You know you’ve thought of it, whether it be that crazy new bar idea with your buddies, an app that will change the world, or perhaps even a blanket with sleeves. Once the feeling takes you over, it’s impossible to shake: You want to start a business.
Who wouldn’t? If you haven’t noticed, we’ve collectively created an entire fucking subculture of the trials of postgrad life. Well, my cube-dwelling friend, I have some news for you. The good news is that it only takes an idea; the bad news is that an idea isn’t worth shit. But hey, keep your chin up. This is America, isn’t it? Creating corporate powerhouses is what we do best. Built on a foundation of innovation, this nation has long been regarded as a haven for individuals with the drive to go above and beyond. For centuries, we have led the world in this arena, but here’s the thing — it’s up to us to keep it going. I began this column to share some insight of the grit of starting your very own business, with hope you can learn from (and laugh at) my mistakes, share in my triumphs, and take control of your career.
So where does this all begin? We can get to that in a bit, but first, let’s talk about my first major fuck-up. In Fall 2010, I arrived, bright-eyed and bushy-tailed, for my first year at Arizona State with fire in my heart and vigor in my loins. Originally from the Northeast, the transition to my new surroundings at Arizona State was quite the adjustment, and like many of you, I decided to rush. As any fraternity man will tell you, pledgeship was a defining time for me, an experience that I will always hold to the highest regard.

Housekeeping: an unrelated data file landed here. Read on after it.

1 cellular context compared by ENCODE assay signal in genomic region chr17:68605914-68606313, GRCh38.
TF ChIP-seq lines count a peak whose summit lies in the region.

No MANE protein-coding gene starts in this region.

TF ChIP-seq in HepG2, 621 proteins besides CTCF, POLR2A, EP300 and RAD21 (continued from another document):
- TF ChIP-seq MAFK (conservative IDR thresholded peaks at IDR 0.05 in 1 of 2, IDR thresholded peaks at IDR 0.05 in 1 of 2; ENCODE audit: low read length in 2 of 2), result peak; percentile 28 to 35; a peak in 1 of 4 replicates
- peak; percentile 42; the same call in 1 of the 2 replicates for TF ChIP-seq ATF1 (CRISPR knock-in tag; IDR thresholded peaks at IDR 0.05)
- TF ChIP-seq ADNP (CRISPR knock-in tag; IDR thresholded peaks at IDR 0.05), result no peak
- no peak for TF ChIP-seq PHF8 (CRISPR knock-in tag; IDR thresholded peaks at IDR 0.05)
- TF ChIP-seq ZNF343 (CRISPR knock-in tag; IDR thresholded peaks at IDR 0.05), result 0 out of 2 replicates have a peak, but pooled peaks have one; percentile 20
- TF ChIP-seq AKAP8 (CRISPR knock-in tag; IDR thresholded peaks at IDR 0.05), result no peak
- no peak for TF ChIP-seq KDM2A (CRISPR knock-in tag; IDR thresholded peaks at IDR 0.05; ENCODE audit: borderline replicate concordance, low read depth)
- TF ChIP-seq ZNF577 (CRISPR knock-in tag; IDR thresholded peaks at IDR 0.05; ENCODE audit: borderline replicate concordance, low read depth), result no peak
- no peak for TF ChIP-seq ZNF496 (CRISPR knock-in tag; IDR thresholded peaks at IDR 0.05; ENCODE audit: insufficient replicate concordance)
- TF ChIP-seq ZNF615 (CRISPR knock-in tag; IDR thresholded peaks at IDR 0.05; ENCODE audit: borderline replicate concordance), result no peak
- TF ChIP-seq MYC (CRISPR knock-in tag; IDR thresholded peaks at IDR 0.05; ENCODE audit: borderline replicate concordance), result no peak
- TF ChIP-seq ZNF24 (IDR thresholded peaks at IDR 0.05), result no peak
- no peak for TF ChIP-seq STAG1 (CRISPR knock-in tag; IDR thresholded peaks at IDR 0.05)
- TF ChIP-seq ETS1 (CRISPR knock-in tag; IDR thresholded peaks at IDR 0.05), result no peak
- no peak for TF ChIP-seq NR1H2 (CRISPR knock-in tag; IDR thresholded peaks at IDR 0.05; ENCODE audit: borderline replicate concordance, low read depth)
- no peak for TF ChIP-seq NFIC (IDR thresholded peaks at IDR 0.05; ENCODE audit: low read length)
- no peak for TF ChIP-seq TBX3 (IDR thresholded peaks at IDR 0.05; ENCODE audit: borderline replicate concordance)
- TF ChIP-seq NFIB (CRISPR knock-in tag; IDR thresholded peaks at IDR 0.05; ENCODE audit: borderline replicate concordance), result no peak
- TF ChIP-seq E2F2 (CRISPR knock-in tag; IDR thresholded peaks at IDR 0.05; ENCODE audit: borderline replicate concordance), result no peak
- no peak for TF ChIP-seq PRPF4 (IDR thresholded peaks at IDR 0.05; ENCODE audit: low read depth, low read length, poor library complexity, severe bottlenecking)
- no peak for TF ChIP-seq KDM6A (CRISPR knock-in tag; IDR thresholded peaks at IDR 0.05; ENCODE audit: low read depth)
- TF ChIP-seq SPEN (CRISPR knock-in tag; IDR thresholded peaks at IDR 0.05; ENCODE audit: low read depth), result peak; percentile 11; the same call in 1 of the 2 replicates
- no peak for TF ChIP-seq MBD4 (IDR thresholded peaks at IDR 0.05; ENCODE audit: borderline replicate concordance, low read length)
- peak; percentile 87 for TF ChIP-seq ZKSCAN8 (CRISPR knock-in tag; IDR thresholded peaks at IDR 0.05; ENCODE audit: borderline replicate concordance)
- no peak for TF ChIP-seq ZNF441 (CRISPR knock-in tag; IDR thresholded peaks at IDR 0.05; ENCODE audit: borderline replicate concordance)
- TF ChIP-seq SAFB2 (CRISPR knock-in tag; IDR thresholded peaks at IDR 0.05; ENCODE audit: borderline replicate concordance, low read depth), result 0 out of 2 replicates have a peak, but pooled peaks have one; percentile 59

Around the same time, I was on the phone bullshitting with an old friend one day when we stumbled across our first business idea. To be honest, I’m not even sure what it was. It was probably dumb, but it doesn’t matter — it got the ball rolling. From there, the concept continued to develop until we ultimately decided our plan. We were going to build master-planned communities. Why? I wish I could ask myself the same question. Oh, and no — we also had zero concept of how any of that actually worked, so we were really off to a great start.
Over the next few months, we continued to work on this idea (again, not worth shit) when I thought of a brilliant plan: I was going to get my chapter’s billionaire alumnus to be my mentor. It worked. I was in awe. Regularly communicating with one of the world’s elite was a fairly new thing to me. The dude is so normal that it’s actually somewhat off-putting, but that didn’t matter to me. I was in. What could possibly go wrong now?
Well, it turns out a lot of things could. The plan was that my business partner and I would spend the summer developing a full business model around the company and he would advise accordingly. It worked out for the most part — I spent the entire summer researching nonstop and putting together a fucking gorgeous document. Unfortunately, as nice as it looked, it was completely void of any relevant content and my mentor wasn’t incredibly impressed. Fuck. On the bright side, he was at least nice enough to have his CFO let us down easily.
So there you have it: my first major fuck-up. But don’t feel too bad. The next day, we shifted our approach and came up with our first idea that would ultimately become a real business.
The journey of the entrepreneur can be one of great sacrifice, but also great triumph. Starting a business is a crucible, exhibiting the power to mold even the meekest of candidates into powerhouses if fully immersed. This combination of traits displayed by the entrepreneur over the course of his or her journey can be viewed as a defining showcase of values, representative of the sacrifice, triumph, and resiliency of the American spirit..
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